Rev. Robert L. Banks lived at 2060 Longfellow from the early 1950s until his death in 1962.

Rev. Henry Hitt Crane

Henry Hitt Crane was born in 1890 in Illinois, and completed his theological education in Boston in 1916. He served as a chaplain in WWI, an experience which prompted him to become a pacifist. He had a reputation as an excellent public speaker, and served in a number of large Methodist churches. In 1938, Crane came to Detroit to become minister of the Central Methodist Church, a position which he held for twenty years. In addition to his pacifism, Crane was a leading supporter of racial equality, civil liberties, and workers' rights. Crane retired in 1958, and died in 1977.

Henry Hitt Crane lived at 671 Edison from the late 1940s though the 1970s.

Read a dissertation on Rev. Henry Hitt Crane.

Rabbi Leo M. Franklin

Rabbi Leo M. Franklin

Leo M. Franklin was born in 1870 and ordained in 1892 by the Hebrew Union College in Cincinnati. He served as rabbi of Congregation Temple Israel from 1892-1899, where he gained a reputation as an eloquent and idealistic preacher. In 1899, he began his career as Rabbi of Temple Beth El, a post he held until 1941. Temple Beth El was Michigan's first Jewish congregation, founded in 1850, and Franklin was the eleventh rabbi to serve. Franklin, however, set out to revitalize Judaism in his congregation. He is credited with inspiring congregational participation and turning the small Temple into a thriving organization. He organized the children's choir, the children's Sabbath morning service, Bible classes for young people, a Women's Auxiliary, a Young People's Society, and the publication of a regular Temple Bulletin.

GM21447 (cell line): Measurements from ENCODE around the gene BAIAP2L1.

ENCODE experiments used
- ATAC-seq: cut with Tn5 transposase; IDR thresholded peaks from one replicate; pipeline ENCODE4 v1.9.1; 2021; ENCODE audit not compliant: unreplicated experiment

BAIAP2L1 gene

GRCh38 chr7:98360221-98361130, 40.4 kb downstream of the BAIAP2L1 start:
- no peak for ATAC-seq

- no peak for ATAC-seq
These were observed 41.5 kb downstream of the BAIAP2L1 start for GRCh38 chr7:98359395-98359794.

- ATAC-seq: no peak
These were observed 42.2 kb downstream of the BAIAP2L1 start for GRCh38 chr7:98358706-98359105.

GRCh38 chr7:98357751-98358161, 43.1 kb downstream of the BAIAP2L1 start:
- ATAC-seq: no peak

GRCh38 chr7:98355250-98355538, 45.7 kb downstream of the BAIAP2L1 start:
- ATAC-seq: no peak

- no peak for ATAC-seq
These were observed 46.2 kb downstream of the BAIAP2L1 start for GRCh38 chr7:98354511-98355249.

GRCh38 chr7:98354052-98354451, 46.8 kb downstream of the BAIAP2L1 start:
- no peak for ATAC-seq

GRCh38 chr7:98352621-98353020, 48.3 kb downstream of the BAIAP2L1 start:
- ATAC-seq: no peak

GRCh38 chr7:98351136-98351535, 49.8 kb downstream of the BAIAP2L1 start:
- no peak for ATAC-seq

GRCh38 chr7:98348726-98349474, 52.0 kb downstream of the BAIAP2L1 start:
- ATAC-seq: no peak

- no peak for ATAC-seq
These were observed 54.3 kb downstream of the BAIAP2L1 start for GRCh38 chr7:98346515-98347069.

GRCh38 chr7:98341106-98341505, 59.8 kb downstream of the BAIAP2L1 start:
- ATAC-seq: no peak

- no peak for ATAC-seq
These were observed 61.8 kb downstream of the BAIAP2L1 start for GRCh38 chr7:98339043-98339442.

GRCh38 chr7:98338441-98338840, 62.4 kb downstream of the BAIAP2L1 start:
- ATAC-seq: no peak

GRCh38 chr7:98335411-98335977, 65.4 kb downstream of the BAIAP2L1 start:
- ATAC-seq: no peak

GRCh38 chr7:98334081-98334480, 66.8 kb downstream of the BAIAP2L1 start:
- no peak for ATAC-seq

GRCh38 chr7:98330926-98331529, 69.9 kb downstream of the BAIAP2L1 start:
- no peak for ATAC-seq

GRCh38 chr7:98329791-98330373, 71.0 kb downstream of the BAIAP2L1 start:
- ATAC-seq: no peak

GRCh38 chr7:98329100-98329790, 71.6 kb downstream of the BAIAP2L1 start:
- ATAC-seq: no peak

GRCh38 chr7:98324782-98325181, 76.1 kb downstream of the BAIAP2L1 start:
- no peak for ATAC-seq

Rabbi Franklin's activities were not confined to the pulpit. He was the Jewish Ambassador to the community. He oversaw the organization of United Jewish Charities, Detroit's first umbrella philanthropic group. His philosophy was a reflection of the classic goals of classical Reform Judaism: to integrate Jews into the American Community, so that they might be considered as Americans who believe in and practice the Jewish Faith. He was a good friend of his neighbor Henry Ford, who earlier in life had been anti-Semitic, and greatly influenced Ford's thinking.

Rabbi Leo M. Franklin lived at 26 Edison from the early 1910s until his death in 1948. 

Bishop William A. Hilliard